Silent Night: A New Malware-as-a-Service Banking Trojan Analyzed
Silent Night is a new sophisticated and heavily obfuscated Zloader/Zbot, ZeuS-derived banking trojan.
In March 2020, both FireEye and IBM reported a malicious campaign targeting COVID-19 financial compensation schemes. FireEye called the malware payload ‘SILENTNIGHT’; IBM described it as a ZeuS Sphinx/Terdot variant. Together they are right. Silent Night is a new ZeuS derivative, currently being offered under the malware-as-a-service (MaaS) model.
Malwarebytes (PDF) and HYAS have jointly published a detailed analysis of this new malware. Silent Night version 1.0 was compiled in November 2019. At around the same time, it was offered for sale on the Russian underground forum, forum.exploit[.]in, by a seller known as Axe. Axe claims it as his own banking trojan, and says he has spent more than 5 years developing it. But while it is certainly new, the Malwarebytes/HYAS analysis demonstrates its debt to both the original ZeuS and more recent derivatives such as Terdot.
The price is steep for MaaS: $4,000 per month for a unique build; $2,000 per month for the general build; and $500 just to test it for 14 days. In general, MaaS is used to attract the huge market of less experienced or wannabe hackers with a low-cost, easy-to-use supported malware — while simultaneously providing the developer with a steady income stream. Infostealers are common MaaS offerings.
Priced at $4,000 per month, Axe seems to be targeting a different market — perhaps the smaller number of better-financed organized gangs with a ready-made distribution and laundering infrastructure who still wish to use commodity, but sophisticated, malware. It has already been seen being dropped by the RIG exploit kit, and used in a COVID-19 spam campaign targeting the U.S., Canada and Australia with weaponized Word documents. A more recent campaign uses Excel sheets with embedded macros, while yet another uses an attached VBS script.
One stand-out feature of Silent Night is the extent of its obfuscation. It uses a custom specially developed obfuscator that morphs all code and encrypts strings and all constant values within the code. The output, say the researchers, is a very confusing code without any serious effect on performance. “Decryption of lines occurs on the fly on demand, which will be stored temporarily on the stack,” write the researchers. “Decryption of constant values also occurs on the fly, for each of which has its own unique function of decryption… Thus, with each assembly we get a unique file and any signature will be knocked down in one click.”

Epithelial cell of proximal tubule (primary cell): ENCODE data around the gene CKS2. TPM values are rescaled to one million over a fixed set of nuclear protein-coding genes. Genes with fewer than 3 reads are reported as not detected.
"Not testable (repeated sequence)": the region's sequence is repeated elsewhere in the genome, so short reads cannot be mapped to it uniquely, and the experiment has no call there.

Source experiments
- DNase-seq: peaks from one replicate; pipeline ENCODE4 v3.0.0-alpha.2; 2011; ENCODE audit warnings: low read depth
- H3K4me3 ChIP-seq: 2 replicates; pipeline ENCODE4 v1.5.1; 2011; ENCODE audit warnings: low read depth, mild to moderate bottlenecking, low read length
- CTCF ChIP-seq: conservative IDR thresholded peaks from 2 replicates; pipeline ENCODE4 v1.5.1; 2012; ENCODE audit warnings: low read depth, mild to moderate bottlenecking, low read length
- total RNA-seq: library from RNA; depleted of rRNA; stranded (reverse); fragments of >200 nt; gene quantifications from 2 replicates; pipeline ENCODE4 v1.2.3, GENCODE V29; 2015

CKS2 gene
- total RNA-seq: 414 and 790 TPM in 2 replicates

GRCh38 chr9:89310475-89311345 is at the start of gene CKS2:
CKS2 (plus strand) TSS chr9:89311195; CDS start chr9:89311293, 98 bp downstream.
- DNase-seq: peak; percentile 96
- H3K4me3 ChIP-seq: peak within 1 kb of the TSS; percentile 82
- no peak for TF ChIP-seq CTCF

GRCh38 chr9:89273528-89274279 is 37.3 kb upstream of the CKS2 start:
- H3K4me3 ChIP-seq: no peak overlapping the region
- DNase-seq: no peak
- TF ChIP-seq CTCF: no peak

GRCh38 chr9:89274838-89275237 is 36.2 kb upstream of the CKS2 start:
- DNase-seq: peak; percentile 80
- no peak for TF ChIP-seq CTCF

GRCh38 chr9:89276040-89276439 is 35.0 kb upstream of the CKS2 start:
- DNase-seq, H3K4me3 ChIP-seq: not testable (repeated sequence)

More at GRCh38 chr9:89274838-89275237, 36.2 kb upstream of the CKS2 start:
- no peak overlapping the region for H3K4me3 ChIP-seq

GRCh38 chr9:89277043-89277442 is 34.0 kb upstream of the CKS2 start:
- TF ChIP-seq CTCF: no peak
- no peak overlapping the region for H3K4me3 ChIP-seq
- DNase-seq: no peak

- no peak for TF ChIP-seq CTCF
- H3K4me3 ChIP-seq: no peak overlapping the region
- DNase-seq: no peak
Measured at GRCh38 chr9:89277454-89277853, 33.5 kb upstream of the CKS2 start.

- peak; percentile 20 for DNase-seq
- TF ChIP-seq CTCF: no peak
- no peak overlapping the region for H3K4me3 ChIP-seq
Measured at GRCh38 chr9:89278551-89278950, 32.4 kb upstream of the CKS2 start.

The researchers also found a Silent Night user manual, which gave them insight into the different features within the malware. Interestingly, the researchers found a list of available commands embedded in one of the modules. This list includes all the commands described in the user manual, but with a few extras, such as fetching files and getting passwords. The implication is that Axe is continuing to develop and extend the malware’s capabilities.
The attack starts with the Silent Night loader, most commonly delivered as an attachment. If the MaaS Silent Night model becomes more widely used by criminal gangs, we will most likely see additional methods of distribution. When executed, it runs msiexec and injects itself there. The loader then retrieves the Silent Night bot from either the C2 server, or from local storage, and injects it into the same instance of msiexec.
Major functionality in the bot includes a VNC server, a man-in-the-browser local proxy, and stealer functionality. The VNC server gives the attacker remote access and runs in background while the malware is operational.
The man-in-the-browser functionality provides both formgrabbing and webinjects. The malware installs its own fake certificate and runs a local proxy.
The bot can also operate as a classic stealer. One of the threads from the main function is responsible for stealing cookies, saved credentials and files. However, the commands accumulated in this thread can be also executed separately, on demand, by deploying dedicated remote commands.
Silent Night is well-written with an improved modular design over previous ZeuS derivatives (such as Terdot), rather than revolutionary. “Apart from the custom obfuscator,” say the researchers, “there is not much novelty in this product. The Silent Night is not any game changer, but just yet another banking Trojan based on ZeuS.” Having said that, it is worth remembering that the obfuscator effectively creates new code every time it is used. This may be ‘yet another banking Trojan’, but it is not one that will be easily detected by signature detection alone.